A caveat here is that this perceived 'seniority' would go away if Patriot sold these non-unionized mines piecemeal to pay down the DIP.You'd then be in the same spot you were before. But to the extent there is residual value after DIP and admin claims, I believe you will be ahead of the post retirement damages.

And I couldn't write this post without mentioning the ruling in the Third Circuit in Visteon. I do not think anyone really follows that decision so I do not believe it will come into play here.

I plan on exploring pensions and post retirement liabilities much more in depth in the future with our team of legal writers. Given that just in the past 48 hours we've seen adversary proceedings in both Eastman Kodak and AMR as it relates to these subjects, I think its topical to say the least. In meantime, if you have any thoughts on the above post, please shoot me an email or write in comments below.



Patriot Coal (PCX) Files for Bankruptcy

Today was one of the busier days in distressed debt investing for 2012 with an eye-popping bid for Hawker's assets and rumors all day of a Patriot bankruptcy filing which was definitively announced after the close. Tomorrow I will do a post on Hawker and the Superior bid and what it means for recovery, but tonight's post with focus on Patriot Coal's bankruptcy filing.  I first wrote about Patriot Coal a few weeks ago: "Hot Topics in Distressed: Coal Names"

Salient Facts of the Case:

  • Main Case Number: 12-12900; Southern District of New York
  • Judge: The Honorable Shelley C. Chapman; Previous/currents cases include 4Kids Entertainment, LightSquared, Ambac, InnKeapers, Boston Gen
  • Representation: David Polk & Wardwell represent Patriot. Blackstone is serving at their FA. AlixPartners' Ted Stenger will be the CRO.  In the bankruptcy filing, the company also named a conflicts counsel (Curtis, Mallet-Prevost, Colt & Mosle LLP)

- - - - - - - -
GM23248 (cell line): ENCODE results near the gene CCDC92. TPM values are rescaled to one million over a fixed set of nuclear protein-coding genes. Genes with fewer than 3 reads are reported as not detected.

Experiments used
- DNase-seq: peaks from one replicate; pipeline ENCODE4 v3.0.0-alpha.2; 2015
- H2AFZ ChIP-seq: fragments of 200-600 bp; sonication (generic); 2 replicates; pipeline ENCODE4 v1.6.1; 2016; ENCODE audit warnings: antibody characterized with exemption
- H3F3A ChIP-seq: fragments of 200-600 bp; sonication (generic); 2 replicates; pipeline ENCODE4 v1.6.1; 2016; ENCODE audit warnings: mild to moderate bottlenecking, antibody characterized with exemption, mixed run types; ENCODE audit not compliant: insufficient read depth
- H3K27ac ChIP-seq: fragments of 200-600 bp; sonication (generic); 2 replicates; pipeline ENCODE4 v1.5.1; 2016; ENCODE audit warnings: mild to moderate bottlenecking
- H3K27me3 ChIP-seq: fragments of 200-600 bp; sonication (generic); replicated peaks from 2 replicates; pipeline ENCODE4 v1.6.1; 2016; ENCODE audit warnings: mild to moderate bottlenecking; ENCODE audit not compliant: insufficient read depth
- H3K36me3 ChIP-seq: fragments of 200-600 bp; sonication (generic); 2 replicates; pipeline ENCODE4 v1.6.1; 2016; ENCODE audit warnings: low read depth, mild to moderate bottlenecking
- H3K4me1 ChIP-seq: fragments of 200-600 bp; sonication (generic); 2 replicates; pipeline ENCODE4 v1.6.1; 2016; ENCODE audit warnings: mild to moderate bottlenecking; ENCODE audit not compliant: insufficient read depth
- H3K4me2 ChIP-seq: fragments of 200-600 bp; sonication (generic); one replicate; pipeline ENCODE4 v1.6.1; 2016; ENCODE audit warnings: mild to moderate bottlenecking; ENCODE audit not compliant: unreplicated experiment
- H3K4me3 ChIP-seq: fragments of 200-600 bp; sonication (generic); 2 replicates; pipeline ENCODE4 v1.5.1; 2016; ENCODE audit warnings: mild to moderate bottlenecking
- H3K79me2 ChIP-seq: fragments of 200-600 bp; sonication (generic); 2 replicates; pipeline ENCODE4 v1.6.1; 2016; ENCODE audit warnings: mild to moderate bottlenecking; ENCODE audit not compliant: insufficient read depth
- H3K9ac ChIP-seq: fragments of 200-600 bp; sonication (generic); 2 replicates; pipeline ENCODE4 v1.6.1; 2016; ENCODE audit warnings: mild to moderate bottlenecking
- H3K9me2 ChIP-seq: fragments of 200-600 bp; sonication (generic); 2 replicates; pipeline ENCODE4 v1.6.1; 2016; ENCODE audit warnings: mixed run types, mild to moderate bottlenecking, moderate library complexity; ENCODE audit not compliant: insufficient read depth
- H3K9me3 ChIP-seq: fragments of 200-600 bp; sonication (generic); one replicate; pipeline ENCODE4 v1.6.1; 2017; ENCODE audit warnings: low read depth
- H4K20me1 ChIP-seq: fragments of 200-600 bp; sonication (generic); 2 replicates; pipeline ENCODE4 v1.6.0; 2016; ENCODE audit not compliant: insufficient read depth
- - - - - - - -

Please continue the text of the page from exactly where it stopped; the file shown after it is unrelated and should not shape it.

• The Patriot Coal claims agent site can be found here: Patriot Coal Claims Agent
  • 99 Chapter 11 cases were filed today - a motion for joint administration has been put on the docket
  • $802M DIP coming with proceeds used to "refinance certain of the Company's obligations under the existing credit facility and the existing securitization facility, and for working capital, capital expenditures and other general corporate purposes"
  • The bankruptcy petition for holding company is embedded below
The docket can be found here: Patriot Coal Bankruptcy Docket

In addition, here is the schedule for the entities filing for bankruptcy today:

For readers reference, the guaranteed bonds (8.25% of '18) went out 33.5-34.5, flat. The converts were last quoted at 7.5-9.5, though I saw a buyer at the very end of the day at DB bidding 7. The guaranteed and converts started the day at 41-43 and 31-33, respectively.

Editor Side Note: Last week PCX's equity was up nearly 100%. I had asked around what the hell was going on. I had heard there were multiple buy-ins before the holiday, accelerating when markets opened on Thursday. Bonds during that time really weren't doing much.

CFO Mark Schroeder's Declaration in Support of First Day Motions can be found here: PCX Bankruptcy First Day DeclarationSome take-aways from the document:
  • Twelve active mining complexes consisting of nineteen surface and underground mines
  • PCX controls 1.9B of proven and probable reserves (including leases)
  • LTM 3/31/2012 results: Revenue of $2.33B, Adjusted EBITDA of $164M on 29.4m tons of coal
  • Interesting details on their benefit plans: 10,286 primary insureds and 12, 145 beneficiaries for a total of 22,431 individuals covered under the benefit plan. Compare this to an active work of nearly 4,500.
  • On Petition Date: $300M LOCs, and $25M direct borrowings under their $427.5M Revolver. $51.8M LOCs against the $125M AR facility. 
  • Coal's share of total power generation was down to 36% in 1Q 2012 from 45% in 1Q 2011
  • Coal price forecasts: $2.38 per MMBtu in 2012 and $2.30 MMBtu in 2013